By Brady Dennis
For much of last fall and winter and into this spring, scientists at the Food and Drug Administration wavered over what to do about a potential new drug to slow the progression of Duchenne muscular dystrophy, a devastating disease that overwhelmingly affects boys, leaving most in wheelchairs by their teens and dead in their 20s.
In a clinical trial involving 12 boys, the drug appeared to have halted physical decline. That gave hope to parents desperate for a treatment, but regulators expressed skepticism about the reliability of the study’s results.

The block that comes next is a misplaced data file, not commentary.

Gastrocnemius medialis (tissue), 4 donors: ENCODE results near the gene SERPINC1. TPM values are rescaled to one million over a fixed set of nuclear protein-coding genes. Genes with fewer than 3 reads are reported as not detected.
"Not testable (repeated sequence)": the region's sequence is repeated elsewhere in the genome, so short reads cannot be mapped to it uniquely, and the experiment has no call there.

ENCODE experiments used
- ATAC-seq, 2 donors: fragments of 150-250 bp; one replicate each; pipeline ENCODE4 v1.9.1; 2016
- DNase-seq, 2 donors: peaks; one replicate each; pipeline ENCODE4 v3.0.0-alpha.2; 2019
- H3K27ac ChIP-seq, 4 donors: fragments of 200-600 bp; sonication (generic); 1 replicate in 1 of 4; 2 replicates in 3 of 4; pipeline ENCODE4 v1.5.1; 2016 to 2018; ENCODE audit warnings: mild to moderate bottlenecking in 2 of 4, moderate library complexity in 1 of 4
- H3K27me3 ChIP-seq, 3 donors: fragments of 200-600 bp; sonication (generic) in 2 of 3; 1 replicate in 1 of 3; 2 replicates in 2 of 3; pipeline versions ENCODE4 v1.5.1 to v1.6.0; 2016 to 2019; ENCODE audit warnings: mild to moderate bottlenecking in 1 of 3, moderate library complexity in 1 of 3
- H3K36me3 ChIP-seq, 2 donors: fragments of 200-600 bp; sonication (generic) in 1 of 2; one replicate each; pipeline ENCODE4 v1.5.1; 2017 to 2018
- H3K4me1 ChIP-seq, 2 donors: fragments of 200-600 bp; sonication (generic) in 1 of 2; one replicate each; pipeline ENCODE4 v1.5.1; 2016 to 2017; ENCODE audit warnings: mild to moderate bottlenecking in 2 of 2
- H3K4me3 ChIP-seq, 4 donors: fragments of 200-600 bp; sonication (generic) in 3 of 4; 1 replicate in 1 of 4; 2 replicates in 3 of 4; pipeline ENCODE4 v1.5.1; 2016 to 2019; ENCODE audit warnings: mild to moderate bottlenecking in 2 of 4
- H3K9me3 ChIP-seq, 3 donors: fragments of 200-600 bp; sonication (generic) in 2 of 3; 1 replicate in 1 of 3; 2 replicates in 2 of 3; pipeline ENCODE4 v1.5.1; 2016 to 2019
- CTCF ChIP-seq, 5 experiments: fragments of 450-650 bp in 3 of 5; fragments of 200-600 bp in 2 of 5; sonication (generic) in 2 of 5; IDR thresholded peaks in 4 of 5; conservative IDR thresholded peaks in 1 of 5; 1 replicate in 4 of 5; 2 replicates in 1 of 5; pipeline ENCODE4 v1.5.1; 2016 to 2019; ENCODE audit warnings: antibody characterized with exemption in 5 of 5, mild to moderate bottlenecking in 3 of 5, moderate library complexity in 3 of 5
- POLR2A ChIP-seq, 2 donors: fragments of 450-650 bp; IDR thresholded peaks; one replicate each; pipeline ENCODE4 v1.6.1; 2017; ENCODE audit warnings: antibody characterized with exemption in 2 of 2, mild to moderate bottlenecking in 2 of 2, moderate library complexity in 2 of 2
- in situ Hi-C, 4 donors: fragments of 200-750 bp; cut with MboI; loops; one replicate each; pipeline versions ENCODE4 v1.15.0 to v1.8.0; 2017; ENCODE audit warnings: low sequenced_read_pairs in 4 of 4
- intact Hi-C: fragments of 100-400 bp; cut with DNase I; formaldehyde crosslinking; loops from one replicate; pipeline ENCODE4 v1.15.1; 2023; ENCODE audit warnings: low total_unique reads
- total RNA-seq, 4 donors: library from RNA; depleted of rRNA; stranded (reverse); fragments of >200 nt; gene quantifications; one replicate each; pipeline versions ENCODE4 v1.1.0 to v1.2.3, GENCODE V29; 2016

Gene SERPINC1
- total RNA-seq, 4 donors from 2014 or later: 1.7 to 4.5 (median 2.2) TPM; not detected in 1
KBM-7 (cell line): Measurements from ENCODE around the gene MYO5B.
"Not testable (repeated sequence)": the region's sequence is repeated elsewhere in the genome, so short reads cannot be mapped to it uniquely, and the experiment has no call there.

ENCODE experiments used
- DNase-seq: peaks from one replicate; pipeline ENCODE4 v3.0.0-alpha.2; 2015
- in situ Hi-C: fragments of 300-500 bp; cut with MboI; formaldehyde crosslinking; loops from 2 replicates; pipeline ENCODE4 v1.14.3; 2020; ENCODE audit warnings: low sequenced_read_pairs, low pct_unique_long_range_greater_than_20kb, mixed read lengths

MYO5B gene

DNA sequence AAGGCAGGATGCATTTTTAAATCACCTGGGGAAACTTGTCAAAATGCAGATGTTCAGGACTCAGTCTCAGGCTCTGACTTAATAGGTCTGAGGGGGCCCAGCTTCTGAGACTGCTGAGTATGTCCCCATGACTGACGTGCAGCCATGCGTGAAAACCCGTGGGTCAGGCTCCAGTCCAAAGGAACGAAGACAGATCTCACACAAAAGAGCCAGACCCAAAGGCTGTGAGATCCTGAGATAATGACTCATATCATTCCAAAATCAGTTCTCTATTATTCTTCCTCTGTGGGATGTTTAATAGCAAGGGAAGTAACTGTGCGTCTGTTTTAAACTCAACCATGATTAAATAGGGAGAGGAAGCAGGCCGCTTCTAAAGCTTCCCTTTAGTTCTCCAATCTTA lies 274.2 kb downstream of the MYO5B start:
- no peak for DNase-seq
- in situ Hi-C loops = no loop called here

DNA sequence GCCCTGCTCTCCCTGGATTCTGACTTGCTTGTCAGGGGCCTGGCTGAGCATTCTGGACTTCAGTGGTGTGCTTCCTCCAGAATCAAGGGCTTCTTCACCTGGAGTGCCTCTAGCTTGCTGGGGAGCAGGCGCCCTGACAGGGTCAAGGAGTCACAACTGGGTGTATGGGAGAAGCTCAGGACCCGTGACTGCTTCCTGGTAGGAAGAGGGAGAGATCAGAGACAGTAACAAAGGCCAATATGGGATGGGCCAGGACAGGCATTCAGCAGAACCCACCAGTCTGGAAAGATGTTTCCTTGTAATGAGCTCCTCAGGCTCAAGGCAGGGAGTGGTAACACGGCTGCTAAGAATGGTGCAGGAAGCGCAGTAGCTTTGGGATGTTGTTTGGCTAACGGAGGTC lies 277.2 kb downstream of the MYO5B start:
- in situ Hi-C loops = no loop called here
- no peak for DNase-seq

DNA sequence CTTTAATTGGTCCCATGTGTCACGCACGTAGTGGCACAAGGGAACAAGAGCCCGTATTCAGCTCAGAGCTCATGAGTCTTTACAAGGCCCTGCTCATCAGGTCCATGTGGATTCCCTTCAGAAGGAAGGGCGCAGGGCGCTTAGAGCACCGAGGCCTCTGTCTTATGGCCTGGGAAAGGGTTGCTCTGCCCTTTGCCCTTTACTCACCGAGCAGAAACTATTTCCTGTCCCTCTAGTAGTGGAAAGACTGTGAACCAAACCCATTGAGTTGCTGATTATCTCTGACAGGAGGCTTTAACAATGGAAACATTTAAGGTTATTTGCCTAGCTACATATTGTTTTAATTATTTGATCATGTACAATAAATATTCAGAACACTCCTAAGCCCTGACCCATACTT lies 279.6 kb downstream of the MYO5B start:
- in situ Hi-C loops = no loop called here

Convinced that this drug could succeed where others had failed, the families of patients mounted an aggressive campaign to pressure the FDA. They argued that it was up to the agency to decide whether their sons would be the last generation of boys to die from Duchenne, or the first to survive. They hired a public relations firm and bombarded Facebook and Twitter, posted online YouTube videos of boys benefiting from the drug, rounded up more than 100,000 signatures for an official White House petition, visited lawmakers on Capitol Hill and made their case to top FDA officials in a series of face-to-face meetings.